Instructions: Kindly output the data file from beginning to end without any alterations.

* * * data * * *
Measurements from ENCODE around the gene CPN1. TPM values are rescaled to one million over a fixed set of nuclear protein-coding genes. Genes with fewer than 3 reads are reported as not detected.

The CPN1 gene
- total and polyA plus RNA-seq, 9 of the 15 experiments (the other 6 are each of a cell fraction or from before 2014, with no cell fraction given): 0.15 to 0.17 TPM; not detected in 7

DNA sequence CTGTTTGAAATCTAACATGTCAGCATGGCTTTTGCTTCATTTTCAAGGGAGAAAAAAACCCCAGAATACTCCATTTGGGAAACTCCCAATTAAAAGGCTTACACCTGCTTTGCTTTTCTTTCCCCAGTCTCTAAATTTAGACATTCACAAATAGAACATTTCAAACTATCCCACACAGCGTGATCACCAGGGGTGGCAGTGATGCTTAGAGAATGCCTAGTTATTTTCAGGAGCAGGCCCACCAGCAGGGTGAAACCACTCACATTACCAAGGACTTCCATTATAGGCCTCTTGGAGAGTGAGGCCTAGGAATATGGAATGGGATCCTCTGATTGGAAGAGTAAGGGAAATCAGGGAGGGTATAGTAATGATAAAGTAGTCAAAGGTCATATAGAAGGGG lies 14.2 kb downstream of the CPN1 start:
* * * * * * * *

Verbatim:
Measurements from ENCODE around the gene CPN1. TPM values are rescaled to one million over a fixed set of nuclear protein-coding genes. Genes with fewer than 3 reads are reported as not detected.

The CPN1 gene
- total and polyA plus RNA-seq, 9 of the 15 experiments (the other 6 are each of a cell fraction or from before 2014, with no cell fraction given): 0.15 to 0.17 TPM; not detected in 7

DNA sequence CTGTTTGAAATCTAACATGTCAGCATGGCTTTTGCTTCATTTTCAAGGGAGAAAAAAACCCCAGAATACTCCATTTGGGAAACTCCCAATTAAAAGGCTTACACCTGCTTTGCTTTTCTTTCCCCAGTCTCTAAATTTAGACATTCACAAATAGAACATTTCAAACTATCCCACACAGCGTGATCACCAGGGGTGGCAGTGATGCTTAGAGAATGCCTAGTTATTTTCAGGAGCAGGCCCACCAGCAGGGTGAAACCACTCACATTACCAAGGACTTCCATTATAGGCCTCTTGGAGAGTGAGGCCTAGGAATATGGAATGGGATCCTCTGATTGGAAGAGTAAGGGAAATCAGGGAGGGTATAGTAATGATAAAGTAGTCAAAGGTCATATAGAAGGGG lies 14.2 kb downstream of the CPN1 start: